Extended results of the Alzheimer's disease anti-inflammatory prevention trial

John C. Breitner, Laura D. Baker, Thomas J. Montine, Curtis L. Meinert, Constantine G. Lyketsos, Karen H. Ashe, Jason Brandt, Suzanne Craft, Denis E. Evans, Robert C. Green, M. Saleem Ismail, Barbara K. Martin, Michael J. Mullan, Marwan Sabbagh, Pierre N. Tariot

Research output: Contribution to journalArticlepeer-review

235 Scopus citations

Abstract

Background: Epidemiologic evidence suggests that nonsteroidal anti-inflammatory drugs (NSAIDs) delay onset of Alzheimer's dementia (AD), but randomized trials show no benefit from NSAIDs in patients with symptomatic AD. The Alzheimer's Disease Anti-inflammatory Prevention Trial (ADAPT) randomized 2528 elderly persons to naproxen or celecoxib versus placebo for 2 years (standard deviation = 11 months) before treatments were terminated. During the treatment interval, 32 cases of AD revealed increased rates in both NSAID-assigned groups. Methods: We continued the double-masked ADAPT protocol for 2 additional years to investigate incidence of AD (primary outcome). We then collected cerebrospinal fluid (CSF) from 117 volunteer participants to assess their ratio of CSF tau to Aβ 1-42. Results: Including 40 new events observed during follow-up of 2071 randomized individuals (92% of participants at treatment cessation), there were 72 AD cases. Overall, NSAID-related harm was no longer evident, but secondary analyses showed that increased risk remained notable in the first 2.5 years of observations, especially in 54 persons enrolled with cognitive impairment - no dementia (CIND). These same analyses showed later reduction in AD incidence among asymptomatic enrollees who were given naproxen. CSF biomarker assays suggested that the latter result reflected reduced Alzheimer-type neurodegeneration. Conclusions: These data suggest a revision of the original ADAPT hypothesis that NSAIDs reduce AD risk, as follows: NSAIDs have an adverse effect in later stages of AD pathogenesis, whereas asymptomatic individuals treated with conventional NSAIDs such as naproxen experience reduced AD incidence, but only after 2 to 3 years. Thus, treatment effects differ at various stages of disease. This hypothesis is consistent with data from both trials and epidemiological studies.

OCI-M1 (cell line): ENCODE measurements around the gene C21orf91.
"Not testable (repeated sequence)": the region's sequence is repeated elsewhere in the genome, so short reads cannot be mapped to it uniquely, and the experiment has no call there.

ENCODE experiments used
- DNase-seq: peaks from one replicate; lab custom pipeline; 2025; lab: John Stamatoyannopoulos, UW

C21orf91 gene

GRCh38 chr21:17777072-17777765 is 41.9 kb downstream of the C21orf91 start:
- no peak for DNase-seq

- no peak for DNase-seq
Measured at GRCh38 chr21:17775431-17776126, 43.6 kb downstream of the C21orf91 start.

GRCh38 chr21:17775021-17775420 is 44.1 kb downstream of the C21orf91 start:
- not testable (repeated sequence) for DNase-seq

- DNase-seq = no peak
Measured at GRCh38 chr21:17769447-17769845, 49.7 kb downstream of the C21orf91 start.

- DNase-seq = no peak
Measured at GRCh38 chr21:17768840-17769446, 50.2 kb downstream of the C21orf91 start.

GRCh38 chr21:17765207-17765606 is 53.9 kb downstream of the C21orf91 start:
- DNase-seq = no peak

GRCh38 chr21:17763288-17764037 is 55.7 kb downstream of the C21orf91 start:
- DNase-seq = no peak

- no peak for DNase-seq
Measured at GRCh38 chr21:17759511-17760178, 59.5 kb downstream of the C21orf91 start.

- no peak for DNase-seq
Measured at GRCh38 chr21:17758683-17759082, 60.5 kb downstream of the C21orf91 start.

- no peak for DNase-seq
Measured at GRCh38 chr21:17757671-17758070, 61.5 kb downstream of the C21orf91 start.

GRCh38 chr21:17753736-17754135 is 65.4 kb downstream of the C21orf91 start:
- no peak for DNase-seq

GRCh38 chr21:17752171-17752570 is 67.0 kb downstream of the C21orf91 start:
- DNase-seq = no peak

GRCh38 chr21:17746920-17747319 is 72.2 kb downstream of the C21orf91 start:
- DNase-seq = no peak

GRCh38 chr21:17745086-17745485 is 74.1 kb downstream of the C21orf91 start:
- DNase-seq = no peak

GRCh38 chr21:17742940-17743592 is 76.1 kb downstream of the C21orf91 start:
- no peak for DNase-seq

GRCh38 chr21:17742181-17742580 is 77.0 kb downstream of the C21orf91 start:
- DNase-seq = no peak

Original languageEnglish (US)
Pages (from-to)402-411
Number of pages10
JournalAlzheimer's and Dementia
Volume7
Issue number4
DOIs
StatePublished - Jul 1 2011

Keywords

  • Alzheimer's disease
  • Biomarkers
  • Follow-up
  • Hypothesis
  • Nonsteroidal anti-inflammatory drugs
  • Randomized controlled trial

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